Ink Magazine

Steddy P takes care of his fans. Since Steddy’s debut album in 2008, fans have never had to wait more than a few months between new offerings. This month Steddy dropped the While You Were Sleeping EP/mixtape to keep fans happy until the emergence of his next full-length album. But While You Were Sleeping is more than a stopgap release. Six new cuts show Steddy’s recent activity in the studio. But more fun is the second part of the album: 13 tracks from the back catalog, remixed by DJ Mahf.

Mahf, who oversaw Steddy’s 2009 album, Style Like Mind, clearly had a blast marrying “Kenneth Arnold” to the “Super Mario Bros.” video game soundtrack. “Miss Your Coffee Table,” one of the few odes to the fairer sex on the mixtape, incorporates both Q-Tip of A Tribe Called Quest and LL Cool J’s “I Need Love.” Other tracks pay tribute to early Kanye West, Jay-Z, DJ Shadow and the Nappy Roots. That Steddy’s original verses stand up against such recognizable backgrounds is a testament to his clever wordplay and intricate delivery.

At times Steddy’s delivery recalls that of Blackalicious’ Gift of Gab. Steddy does a good job of changing textures when necessary, and recruits great guests such as Ces Cru, Mathias and Jbomb to further vary the vocal patterns. Steddy’s best performance across the 19 tracks comes early. “BARS (Loser’s Club Remix)” is Steddy’s answer to repeated invitations to freestyle battles. After calling out so-called Midwestern rappers who quickly vacate to the coasts he revs into double time. It’s not quite Twista-fast, but impressive nonetheless.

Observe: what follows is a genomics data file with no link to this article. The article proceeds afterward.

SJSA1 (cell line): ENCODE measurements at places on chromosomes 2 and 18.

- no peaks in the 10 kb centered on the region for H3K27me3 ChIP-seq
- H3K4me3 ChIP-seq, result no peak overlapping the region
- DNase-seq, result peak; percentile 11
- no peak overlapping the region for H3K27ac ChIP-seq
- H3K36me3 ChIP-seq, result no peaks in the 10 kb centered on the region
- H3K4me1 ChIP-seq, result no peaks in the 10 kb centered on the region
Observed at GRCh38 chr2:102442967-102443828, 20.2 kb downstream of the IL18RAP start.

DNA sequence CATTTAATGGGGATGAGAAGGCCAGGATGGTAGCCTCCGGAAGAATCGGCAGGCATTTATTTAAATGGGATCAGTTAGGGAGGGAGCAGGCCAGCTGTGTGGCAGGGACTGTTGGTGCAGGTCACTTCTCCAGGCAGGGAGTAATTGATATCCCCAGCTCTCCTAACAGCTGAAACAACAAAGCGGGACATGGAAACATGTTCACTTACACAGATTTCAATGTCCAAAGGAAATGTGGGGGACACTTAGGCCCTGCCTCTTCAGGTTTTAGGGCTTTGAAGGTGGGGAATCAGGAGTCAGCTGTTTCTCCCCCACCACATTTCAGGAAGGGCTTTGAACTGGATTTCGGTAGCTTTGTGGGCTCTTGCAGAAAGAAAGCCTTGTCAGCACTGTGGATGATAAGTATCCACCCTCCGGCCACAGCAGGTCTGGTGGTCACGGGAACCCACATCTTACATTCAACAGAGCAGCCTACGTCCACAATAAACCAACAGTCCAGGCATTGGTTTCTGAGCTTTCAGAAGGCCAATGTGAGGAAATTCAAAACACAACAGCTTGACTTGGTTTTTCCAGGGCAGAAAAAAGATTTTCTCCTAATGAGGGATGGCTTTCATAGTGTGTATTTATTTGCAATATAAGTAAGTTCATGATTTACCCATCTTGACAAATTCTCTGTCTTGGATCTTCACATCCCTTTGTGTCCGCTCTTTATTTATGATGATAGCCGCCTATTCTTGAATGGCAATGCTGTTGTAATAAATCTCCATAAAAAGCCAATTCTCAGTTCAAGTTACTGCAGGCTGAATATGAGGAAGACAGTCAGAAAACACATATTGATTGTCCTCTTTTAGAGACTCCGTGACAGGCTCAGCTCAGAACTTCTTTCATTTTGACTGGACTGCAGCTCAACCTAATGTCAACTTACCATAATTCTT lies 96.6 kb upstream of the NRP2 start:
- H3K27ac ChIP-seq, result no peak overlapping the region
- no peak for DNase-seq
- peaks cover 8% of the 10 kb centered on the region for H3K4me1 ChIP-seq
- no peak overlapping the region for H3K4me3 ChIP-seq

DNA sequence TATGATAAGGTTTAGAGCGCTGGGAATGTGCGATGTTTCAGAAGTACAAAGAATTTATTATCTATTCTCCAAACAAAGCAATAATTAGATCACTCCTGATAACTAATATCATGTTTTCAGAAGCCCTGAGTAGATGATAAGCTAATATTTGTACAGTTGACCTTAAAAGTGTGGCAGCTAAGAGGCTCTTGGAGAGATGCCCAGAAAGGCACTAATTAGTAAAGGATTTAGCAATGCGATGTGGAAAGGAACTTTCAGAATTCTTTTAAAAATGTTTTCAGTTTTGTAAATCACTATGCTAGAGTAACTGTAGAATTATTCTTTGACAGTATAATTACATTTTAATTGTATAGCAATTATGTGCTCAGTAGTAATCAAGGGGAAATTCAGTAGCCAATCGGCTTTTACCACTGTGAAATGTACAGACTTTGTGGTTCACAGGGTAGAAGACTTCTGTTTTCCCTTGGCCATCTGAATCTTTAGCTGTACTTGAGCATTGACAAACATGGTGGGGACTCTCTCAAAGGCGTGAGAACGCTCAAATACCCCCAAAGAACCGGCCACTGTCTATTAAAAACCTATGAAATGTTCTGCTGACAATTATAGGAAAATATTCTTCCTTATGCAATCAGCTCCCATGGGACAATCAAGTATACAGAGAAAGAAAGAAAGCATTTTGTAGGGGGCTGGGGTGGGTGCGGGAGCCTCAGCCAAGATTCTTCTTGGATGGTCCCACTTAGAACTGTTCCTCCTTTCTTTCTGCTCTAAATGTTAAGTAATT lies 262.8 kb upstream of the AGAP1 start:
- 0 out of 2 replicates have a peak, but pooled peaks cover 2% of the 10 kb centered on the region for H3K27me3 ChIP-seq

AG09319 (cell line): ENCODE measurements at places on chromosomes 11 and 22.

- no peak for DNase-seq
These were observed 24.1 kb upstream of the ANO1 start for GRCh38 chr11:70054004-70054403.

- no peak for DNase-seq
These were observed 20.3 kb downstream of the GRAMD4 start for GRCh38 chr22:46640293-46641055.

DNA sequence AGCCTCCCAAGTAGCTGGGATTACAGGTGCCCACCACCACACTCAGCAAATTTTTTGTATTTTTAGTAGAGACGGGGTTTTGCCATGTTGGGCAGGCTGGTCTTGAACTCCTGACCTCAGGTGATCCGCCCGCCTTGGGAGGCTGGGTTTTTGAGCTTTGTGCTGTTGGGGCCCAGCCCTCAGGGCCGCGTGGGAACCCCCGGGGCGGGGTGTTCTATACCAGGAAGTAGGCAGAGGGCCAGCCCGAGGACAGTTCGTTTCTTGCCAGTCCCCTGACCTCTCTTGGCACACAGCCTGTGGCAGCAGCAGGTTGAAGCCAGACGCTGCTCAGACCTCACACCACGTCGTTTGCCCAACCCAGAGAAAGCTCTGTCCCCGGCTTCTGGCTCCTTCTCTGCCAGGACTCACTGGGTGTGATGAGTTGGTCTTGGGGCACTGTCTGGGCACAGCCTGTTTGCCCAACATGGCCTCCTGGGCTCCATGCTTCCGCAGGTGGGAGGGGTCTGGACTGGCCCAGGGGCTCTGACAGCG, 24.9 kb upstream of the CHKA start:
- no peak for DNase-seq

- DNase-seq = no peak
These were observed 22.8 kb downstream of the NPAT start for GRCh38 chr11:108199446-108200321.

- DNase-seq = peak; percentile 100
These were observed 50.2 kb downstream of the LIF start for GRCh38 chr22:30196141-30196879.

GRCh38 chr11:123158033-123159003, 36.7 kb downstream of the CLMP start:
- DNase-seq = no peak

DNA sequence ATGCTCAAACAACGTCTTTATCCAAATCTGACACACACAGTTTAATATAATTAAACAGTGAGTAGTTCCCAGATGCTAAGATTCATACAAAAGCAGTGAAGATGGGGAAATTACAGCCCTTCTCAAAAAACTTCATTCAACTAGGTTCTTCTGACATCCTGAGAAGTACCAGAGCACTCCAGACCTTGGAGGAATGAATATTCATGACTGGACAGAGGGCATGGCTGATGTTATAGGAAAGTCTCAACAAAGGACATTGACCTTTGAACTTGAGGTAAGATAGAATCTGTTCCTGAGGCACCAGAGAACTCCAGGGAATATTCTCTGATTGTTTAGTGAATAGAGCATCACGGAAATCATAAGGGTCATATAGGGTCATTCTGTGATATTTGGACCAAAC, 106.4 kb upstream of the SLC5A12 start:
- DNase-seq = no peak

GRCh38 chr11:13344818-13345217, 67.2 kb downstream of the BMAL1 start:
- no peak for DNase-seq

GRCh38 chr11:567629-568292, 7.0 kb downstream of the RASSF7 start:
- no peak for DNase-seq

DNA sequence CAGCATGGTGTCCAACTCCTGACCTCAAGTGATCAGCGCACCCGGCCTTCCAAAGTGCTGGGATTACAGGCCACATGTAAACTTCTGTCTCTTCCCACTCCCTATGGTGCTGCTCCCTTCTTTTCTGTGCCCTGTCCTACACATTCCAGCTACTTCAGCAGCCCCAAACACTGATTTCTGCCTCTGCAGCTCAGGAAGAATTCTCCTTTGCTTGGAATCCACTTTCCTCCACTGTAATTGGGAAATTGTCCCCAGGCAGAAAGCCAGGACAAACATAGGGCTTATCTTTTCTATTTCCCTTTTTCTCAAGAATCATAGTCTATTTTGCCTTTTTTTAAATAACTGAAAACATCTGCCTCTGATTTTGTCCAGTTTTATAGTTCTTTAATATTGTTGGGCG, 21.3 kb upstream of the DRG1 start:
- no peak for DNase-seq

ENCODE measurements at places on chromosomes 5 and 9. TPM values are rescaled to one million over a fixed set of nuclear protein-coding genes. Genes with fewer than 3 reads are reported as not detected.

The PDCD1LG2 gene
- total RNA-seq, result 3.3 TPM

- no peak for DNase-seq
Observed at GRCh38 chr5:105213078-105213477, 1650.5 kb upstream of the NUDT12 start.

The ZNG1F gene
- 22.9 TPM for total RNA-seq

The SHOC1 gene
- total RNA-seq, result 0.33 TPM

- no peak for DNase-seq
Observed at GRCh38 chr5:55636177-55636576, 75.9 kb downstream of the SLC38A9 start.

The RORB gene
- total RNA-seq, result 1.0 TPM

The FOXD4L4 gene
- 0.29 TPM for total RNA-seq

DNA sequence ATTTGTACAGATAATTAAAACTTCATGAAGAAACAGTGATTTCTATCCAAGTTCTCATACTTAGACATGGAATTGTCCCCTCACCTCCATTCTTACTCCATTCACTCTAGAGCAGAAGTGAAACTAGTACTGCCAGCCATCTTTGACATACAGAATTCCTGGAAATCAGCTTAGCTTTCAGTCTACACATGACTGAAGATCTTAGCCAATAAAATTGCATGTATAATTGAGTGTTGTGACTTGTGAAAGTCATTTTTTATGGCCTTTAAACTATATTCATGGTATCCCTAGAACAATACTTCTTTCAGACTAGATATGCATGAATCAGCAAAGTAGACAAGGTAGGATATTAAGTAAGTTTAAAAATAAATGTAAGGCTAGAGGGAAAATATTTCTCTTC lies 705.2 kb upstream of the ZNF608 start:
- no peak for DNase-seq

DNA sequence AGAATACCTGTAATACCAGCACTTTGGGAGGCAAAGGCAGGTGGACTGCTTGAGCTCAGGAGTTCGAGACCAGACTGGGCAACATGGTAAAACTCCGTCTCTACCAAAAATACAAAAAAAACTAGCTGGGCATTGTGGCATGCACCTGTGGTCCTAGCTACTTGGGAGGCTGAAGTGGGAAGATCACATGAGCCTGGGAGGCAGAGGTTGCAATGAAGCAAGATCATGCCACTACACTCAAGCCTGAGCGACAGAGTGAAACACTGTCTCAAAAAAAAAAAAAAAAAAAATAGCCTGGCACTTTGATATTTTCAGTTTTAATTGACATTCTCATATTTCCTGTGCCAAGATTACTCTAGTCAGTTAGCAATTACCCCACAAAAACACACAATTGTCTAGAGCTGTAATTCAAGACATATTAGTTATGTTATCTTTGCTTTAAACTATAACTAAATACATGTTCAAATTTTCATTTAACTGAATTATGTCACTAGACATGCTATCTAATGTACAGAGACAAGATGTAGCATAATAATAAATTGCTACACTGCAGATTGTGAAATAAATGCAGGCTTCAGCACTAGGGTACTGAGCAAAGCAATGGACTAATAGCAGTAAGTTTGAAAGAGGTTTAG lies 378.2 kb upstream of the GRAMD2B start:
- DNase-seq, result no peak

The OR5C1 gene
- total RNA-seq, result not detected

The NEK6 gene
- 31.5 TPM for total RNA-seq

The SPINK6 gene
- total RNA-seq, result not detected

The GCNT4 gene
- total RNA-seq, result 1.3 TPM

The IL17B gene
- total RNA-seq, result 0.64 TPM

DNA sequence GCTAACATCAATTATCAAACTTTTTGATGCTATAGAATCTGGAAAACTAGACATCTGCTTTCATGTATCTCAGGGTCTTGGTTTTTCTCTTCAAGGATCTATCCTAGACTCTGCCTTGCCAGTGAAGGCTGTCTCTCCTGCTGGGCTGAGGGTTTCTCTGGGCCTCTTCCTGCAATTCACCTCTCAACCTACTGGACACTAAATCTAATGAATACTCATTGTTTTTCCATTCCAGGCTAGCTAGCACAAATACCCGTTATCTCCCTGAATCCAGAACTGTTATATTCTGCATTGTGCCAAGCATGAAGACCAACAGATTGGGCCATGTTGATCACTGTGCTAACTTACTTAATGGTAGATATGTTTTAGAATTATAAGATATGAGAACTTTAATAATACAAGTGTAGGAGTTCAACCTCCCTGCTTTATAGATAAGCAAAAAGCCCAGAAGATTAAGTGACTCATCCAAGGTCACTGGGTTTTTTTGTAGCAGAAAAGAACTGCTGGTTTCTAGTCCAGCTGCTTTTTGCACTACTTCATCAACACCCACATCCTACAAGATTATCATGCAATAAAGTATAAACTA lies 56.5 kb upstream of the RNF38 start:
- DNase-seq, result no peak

Although they appear first, the new tracks almost seem secondary. Steddy comes strong out of the chute on “Enough” and “Bars,” but the production falters on “Steddy Persistence Pt. II,” the third cut. Each song is handled by separate producers. The tracks don’t flow together well, and the quality fluctuates.

On “No Doz” Steddy uses a violent slasher/horror film metaphor to establish his lyrical dominance. His words are threatening, but try as it might, the chintzy synthesizer loop can’t be considered sinister. A similarly vanilla loop is featured in “And It’s Like That,” which manages to include a shout-out to Steddy’s former home turf of Mizzou, to KU and even to the UMKC Roos.

The final new song, “WindOverHead,” is the most successful. The production includes hints of the ambient and industrial, as well as snippets of saxophone and opera over an understated piano melody. Steddy shines across this landscape, calling out Tech N9ne and Mac Lethal and marking his IndyGround territory.

Despite a few minor missteps, While You Were Sleeping is a nice place for longtime fans to regroup and experience Steddy’s catalog in a different light. Newcomers will find the album a handy place to catch up. Best of all, it’s free.

Keep reading:

KC’s MCs throw down this weekend

Nas and Damian Marley – “Distant Relatives”

Jay-Z – “The Blueprint 3″

Read Full Post »

Tom Waits - Real Gone

Tom Waits, “Real Gone”
Franz Ferdinand, “Franz Ferdinand”
Tift Merritt, “Tambourine”
Wilco, “A Ghost Is Born”
TV on the Radio, “Desperate Youth, Bloodthirsty Babes”
Bjork, “Medulla”
Gift of Gab, “4th Dimensional Rocketships Going Up”
Loretta Lynn, “Van Lear Rose”
Morrissey, “You Are The Quarry”
Mos Def, “The New Danger

Read Full Post »